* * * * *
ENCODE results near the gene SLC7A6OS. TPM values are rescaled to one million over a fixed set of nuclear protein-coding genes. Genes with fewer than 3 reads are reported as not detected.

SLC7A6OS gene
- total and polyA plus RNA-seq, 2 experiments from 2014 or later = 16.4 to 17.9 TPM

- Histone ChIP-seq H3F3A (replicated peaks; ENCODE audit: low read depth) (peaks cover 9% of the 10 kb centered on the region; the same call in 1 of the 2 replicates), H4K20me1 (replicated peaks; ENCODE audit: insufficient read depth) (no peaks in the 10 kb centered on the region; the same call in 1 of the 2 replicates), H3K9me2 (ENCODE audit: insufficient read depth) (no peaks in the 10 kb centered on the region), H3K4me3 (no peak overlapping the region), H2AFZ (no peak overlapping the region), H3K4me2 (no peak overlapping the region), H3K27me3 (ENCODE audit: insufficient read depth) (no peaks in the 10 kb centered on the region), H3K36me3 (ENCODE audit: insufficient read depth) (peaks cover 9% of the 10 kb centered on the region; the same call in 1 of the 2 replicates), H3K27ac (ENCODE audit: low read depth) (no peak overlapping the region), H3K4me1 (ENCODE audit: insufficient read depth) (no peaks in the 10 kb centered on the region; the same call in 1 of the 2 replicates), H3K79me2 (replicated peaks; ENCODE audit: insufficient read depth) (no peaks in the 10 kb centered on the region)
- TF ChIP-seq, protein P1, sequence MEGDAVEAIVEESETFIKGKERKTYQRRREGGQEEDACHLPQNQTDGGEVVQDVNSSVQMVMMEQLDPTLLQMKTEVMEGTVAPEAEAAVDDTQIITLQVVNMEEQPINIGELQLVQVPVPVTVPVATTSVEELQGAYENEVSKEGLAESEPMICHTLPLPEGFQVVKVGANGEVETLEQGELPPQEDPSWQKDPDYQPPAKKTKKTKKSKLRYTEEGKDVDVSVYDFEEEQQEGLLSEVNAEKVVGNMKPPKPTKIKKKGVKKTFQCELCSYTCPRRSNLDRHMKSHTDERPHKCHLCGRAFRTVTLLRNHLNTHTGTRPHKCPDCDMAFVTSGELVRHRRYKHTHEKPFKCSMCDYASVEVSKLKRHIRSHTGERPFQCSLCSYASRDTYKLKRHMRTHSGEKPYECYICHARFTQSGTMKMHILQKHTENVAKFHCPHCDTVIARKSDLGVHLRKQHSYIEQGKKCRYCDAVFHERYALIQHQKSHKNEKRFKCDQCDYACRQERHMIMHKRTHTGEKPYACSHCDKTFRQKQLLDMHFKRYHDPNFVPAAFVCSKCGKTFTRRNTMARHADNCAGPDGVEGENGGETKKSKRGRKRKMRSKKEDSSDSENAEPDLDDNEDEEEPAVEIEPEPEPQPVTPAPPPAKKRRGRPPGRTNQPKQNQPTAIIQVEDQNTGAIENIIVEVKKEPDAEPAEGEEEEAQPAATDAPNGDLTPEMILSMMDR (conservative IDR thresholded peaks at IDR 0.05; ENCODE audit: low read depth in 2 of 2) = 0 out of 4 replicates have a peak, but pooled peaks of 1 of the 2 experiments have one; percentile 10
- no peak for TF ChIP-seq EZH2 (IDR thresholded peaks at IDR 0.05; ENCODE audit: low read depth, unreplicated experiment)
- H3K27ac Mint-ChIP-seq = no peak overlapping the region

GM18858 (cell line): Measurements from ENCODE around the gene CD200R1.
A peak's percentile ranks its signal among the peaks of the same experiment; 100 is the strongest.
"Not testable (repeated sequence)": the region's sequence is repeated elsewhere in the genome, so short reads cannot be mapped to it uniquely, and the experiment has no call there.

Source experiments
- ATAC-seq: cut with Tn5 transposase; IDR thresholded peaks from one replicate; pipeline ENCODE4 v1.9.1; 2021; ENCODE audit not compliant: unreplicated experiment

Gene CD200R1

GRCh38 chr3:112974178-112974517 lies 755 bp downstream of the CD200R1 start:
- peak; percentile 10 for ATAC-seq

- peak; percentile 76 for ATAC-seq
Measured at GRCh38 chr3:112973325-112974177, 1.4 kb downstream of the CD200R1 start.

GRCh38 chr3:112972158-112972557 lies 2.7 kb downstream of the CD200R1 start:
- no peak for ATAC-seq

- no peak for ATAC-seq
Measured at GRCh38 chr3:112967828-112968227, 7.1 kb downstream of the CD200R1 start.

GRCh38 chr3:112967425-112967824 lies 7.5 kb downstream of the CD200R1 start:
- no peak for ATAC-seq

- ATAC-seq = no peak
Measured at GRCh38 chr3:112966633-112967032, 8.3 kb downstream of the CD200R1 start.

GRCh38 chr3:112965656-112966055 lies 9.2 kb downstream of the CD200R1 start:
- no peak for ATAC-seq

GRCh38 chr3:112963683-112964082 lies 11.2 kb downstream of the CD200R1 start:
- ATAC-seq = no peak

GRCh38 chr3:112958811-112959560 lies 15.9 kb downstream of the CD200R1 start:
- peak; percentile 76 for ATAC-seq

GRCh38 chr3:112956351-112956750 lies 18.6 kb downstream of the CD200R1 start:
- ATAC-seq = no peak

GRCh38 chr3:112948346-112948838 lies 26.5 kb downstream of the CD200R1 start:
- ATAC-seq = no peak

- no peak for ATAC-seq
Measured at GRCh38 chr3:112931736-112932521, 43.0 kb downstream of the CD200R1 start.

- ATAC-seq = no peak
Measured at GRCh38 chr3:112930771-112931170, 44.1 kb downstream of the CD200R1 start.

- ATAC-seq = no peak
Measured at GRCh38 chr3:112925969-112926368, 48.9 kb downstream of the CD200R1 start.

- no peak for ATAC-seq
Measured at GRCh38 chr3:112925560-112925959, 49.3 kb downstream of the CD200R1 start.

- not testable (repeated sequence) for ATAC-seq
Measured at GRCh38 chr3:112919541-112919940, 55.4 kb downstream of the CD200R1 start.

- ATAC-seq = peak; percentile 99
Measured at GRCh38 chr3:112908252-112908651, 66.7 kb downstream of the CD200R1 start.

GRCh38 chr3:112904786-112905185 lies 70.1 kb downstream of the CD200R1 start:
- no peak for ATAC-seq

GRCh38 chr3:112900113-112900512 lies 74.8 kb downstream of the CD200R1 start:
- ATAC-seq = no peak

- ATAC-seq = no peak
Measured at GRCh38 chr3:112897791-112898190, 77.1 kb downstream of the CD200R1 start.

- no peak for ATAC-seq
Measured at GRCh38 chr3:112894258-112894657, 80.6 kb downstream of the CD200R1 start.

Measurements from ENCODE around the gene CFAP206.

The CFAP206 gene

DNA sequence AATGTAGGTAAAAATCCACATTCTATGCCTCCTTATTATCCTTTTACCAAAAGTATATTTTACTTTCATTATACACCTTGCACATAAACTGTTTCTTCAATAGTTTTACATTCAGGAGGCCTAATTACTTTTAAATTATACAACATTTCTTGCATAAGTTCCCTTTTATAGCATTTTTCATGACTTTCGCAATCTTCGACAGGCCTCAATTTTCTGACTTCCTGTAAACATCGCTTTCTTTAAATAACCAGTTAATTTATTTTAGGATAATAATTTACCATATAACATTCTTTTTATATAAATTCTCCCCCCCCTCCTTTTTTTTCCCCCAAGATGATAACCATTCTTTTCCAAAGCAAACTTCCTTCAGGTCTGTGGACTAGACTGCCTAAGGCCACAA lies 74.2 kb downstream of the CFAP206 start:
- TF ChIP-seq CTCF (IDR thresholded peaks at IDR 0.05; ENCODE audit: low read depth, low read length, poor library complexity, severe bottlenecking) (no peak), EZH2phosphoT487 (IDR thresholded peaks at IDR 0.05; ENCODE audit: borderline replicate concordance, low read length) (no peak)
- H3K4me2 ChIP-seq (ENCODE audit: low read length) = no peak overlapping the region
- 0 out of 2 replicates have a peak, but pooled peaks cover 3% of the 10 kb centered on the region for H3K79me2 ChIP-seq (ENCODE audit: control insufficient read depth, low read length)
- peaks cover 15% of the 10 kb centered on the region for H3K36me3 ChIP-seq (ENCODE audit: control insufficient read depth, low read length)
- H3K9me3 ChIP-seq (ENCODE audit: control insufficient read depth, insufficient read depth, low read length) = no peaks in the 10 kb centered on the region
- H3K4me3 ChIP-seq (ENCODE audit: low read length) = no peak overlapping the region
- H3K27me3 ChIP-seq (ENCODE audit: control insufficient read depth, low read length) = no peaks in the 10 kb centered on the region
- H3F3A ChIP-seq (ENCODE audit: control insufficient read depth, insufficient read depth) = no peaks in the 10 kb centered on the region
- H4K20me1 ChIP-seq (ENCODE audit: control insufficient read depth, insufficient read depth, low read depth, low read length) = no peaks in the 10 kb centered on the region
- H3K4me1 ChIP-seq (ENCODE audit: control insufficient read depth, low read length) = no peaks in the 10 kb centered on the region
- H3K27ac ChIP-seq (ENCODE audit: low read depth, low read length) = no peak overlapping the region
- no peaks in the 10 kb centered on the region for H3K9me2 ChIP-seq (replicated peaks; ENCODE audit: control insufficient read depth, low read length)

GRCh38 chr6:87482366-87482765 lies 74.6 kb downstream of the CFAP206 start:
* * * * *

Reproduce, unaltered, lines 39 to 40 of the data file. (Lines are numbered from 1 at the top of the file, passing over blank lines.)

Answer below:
Measured at GRCh38 chr3:112930771-112931170, 44.1 kb downstream of the CD200R1 start.

- ATAC-seq = no peak